When I post something to social media about which tech jobs are highly paid, it inevitably generates a lot of interest. These tech job lists are interesting because they provide some general direction for which race to the top looks most rewarding. While picking the right race to enter is a good step, being the right racer is more important.
Here's how to be the right racer and make sure that you get paid what you're worth.
1. Be a lifelong learner
Valuable people get valued, and paid.
Technology is a "go to lunch, fall behind" field. If you're not learning all the time, you're not a valuable employee.
Yet, some employees fall into a rut. They create the comforting illusion that because a certain system that they support is critical or highly important today, the situation will never change. Bzzt! Wrong answer! See "go to lunch, fall behind."
2. Learn about your industry
For your own satisfaction, I hope you're interested in the industry your IT organization operates in, because you're going to be spending a lot of time within it.
More important to the topic at hand, being interested in your industry and your customers is an important factor for the most successful tech employees. Such employees tend to have greater understanding of what the business needs from IT. And people who are interested in their industries also tend to go the extra mile.
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Surprise: These tend to be the most valuable employees and the ones that get the promotions and commensurate salary increases.
3. Communicate life priorities
Everybody has life priorities. It's just that some people are forthright with them, and others are not.
Life priorities include things like travel preferences, hobbies, children, pets, and professional interests. Being up front with these priorities doesn't mean that employees identify them as being more important than work. It just means that these are known items to be considered during career and job decision-making.
Too often, employees hold these back. This means that when faced with an assignment decision that could go either way, an employer may choose the option that is less preferable for an employee.
A person who loves to travel may enjoy a reassignment to field analyst. A person who wants to stick close to home because they're responsible for an aging parent in town, or has lots of animals to care for, might not prefer that role because it would involve lots of trouble and expense each time that person traveled.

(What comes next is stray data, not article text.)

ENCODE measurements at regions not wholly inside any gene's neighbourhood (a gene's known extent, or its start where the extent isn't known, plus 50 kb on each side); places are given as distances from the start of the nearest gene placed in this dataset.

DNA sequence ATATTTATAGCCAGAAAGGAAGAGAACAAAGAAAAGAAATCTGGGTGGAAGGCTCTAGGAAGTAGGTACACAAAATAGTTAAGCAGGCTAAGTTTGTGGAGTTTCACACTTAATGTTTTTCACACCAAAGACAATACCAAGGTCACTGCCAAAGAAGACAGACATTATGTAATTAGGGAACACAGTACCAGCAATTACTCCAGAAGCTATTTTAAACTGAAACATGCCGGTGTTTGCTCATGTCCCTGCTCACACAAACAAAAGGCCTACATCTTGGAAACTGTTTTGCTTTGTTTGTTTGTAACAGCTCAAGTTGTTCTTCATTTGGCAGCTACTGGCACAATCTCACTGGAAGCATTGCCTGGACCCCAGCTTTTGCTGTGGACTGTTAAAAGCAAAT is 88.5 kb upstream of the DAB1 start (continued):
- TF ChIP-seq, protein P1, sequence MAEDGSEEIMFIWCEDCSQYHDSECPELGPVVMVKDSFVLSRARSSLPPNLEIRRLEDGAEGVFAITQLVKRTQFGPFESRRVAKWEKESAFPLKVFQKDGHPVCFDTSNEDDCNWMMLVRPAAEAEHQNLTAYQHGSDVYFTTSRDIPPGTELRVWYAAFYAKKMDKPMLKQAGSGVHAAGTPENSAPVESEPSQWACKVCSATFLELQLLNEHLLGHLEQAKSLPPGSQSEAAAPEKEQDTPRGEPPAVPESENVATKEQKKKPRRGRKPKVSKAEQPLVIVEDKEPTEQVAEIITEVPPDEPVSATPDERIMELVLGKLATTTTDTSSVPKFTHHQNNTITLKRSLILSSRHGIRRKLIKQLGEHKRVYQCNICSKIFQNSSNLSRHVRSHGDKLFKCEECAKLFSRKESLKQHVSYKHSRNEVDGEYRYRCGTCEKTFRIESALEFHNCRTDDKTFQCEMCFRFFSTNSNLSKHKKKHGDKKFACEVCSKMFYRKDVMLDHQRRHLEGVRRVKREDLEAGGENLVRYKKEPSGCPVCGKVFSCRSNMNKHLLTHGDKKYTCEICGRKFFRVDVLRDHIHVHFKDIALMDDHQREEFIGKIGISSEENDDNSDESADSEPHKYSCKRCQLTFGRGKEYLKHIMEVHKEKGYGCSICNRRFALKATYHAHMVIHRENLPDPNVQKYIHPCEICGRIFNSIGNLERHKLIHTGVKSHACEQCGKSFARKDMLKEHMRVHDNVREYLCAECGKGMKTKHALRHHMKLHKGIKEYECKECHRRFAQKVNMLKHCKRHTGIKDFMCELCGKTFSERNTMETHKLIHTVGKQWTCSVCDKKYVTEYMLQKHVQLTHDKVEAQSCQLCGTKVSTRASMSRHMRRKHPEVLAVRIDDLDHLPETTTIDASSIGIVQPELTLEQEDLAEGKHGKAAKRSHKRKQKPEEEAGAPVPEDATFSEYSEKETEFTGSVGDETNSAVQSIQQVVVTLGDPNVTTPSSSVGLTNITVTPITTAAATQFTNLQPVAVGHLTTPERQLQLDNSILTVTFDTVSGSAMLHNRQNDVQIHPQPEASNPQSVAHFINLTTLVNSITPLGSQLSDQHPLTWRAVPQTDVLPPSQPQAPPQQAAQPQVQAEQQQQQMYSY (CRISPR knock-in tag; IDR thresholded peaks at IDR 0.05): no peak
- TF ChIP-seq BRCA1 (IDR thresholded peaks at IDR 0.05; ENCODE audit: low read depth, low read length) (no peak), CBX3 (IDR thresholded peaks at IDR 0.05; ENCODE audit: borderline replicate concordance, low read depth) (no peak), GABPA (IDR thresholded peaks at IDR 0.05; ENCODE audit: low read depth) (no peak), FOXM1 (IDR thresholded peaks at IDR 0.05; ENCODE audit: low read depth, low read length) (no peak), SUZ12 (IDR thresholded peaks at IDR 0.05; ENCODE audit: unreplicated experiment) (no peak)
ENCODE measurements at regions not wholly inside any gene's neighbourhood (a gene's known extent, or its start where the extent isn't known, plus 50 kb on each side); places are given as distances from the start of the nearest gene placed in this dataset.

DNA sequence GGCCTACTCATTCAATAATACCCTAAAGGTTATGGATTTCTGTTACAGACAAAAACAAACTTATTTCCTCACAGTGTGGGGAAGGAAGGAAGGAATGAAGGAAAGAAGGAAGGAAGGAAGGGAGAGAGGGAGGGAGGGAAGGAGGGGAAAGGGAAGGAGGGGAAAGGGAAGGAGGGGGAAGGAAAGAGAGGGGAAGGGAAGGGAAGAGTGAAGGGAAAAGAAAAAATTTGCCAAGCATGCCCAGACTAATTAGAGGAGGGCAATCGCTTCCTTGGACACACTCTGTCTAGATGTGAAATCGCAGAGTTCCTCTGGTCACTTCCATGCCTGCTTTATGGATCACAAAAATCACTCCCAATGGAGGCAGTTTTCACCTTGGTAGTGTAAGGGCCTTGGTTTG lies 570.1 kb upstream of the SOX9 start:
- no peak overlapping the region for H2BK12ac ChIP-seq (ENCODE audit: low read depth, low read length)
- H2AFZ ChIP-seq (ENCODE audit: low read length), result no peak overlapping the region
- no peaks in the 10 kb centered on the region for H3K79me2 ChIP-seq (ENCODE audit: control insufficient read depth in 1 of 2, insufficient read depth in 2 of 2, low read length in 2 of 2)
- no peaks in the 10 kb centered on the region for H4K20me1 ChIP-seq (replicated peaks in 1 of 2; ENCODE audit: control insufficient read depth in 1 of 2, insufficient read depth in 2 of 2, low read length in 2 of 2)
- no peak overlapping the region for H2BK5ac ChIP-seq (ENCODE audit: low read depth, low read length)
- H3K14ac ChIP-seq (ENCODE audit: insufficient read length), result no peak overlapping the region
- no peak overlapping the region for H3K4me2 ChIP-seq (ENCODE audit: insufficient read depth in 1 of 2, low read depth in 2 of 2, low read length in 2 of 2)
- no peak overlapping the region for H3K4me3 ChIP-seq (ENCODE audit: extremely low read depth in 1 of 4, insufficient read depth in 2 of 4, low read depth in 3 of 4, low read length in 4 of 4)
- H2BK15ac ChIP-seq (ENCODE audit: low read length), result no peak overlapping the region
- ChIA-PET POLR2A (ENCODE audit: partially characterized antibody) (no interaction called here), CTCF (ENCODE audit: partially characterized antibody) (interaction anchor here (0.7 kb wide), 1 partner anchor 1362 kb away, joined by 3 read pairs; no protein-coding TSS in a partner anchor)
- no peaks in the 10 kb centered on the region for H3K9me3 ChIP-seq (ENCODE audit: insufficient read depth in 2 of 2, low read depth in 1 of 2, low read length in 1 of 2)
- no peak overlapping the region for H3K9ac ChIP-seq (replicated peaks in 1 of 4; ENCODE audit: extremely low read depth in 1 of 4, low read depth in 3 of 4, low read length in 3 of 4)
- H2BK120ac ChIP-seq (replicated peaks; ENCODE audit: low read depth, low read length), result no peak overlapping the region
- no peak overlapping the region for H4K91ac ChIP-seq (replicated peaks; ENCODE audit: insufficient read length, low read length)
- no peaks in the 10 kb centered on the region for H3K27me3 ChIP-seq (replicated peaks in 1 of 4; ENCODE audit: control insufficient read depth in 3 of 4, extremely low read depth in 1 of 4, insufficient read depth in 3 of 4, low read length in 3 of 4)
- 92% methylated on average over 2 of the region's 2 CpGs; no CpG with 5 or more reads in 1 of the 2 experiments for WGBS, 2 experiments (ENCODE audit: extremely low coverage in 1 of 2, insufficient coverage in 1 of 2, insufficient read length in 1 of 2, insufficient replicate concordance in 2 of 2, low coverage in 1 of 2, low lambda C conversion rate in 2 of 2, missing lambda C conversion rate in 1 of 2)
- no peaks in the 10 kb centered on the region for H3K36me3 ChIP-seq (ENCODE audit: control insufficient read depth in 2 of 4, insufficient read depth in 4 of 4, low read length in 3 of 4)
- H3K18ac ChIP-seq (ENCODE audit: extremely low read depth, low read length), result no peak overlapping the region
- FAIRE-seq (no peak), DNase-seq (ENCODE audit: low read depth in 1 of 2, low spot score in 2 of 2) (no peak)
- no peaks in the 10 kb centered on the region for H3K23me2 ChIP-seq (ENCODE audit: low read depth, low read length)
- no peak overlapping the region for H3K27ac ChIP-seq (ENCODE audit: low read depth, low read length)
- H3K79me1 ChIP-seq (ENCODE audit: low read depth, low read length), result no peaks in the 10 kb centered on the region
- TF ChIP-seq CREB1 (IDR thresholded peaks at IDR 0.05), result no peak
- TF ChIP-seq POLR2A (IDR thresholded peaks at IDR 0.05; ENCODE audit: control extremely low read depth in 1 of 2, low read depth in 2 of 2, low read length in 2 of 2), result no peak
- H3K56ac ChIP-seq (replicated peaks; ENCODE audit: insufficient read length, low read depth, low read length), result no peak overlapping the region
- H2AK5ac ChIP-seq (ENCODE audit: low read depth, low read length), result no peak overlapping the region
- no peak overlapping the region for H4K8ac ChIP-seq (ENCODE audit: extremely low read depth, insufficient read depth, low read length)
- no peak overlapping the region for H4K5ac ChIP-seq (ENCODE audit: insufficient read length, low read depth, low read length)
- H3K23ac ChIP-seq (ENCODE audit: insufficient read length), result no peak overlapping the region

What does preference have to do with performance? It's all about getting yourself in a position to succeed. That person who loves to travel will arrive at field offices with a spring in her step, ready to go. The person who is stressed out about travel because of the trouble and expense won't. Who does better at their job? Probability favors the person who has a clear mind.
Employees are sometimes afraid to share life priorities, because that knowledge could be used against them. To that I say the likelihood of you becoming valuable in such a hostile workplace is pretty small. Time to move on.
4. Be flexible
What kind of boss do you like? Mostly flexible? Or completely unbending and rigid?
Of course, you picked the mostly flexible boss. Here's the flip side -- bosses also like employees who are mostly flexible. Being flexible is an obvious good career move.
But succeeding isn't just about what the boss likes. Being open and flexible means that you'll likely agree to be placed in unfamiliar situations. Scary, yes. But new, unfamiliar situations are also fertile ground for career development.
I have had many such moments over my career, such as being assigned to a project that seemed a no-win scenario: an ERP deployment back in the client-server days that was going sideways with glitchy, bug-filled clients, and that had highly skeptical end-users of the system. Not only did we "win" and get the project back on track, but I learned a tremendous amount about tech and project management, fostered deeper relationships in the organization in which I worked, and built credibility with my boss, which ultimately led to a promotion.
5. Brush up on soft skills
People hire people. They don't hire skills. The fact of the matter is that it's pretty easy to train technical skills, but it's very difficult for the organization to teach an employee soft skills.
That means you're in charge of your own soft skill learning.
Soft skills include understanding how to navigate conflict and negotiate (yes, Virginia, conflicts and negotiations are inevitable, even when you're something as technical as a SAN administrator), customer service skills, writing, and public speaking.
Some of these may be more or less important in your current role, but the fact is that you simply don't know when you'll be called upon to use them, or under what circumstances you're being judged.
Even if you never address a crowd of 500 people, it doesn't hurt to know how to interest an audience, get to the point, and be a convincing and credible speaker. During a prolonged and unexpected IT outage, your audience may be five people, but something tells me that this may be an important audience for your career.
That's just one example. People burn credibility every day when they don't apply soft skills in a technical role. There are plenty of sys admins, network engineers, and coders out there who think they're communicating just the right level of detail in an email, but the reality is that their bosses are thinking "too long, didn't read."
That's why soft skills may be the difference between being perceived as more or less valuable than the next guy or gal.
And that difference translates to money in your pocket.
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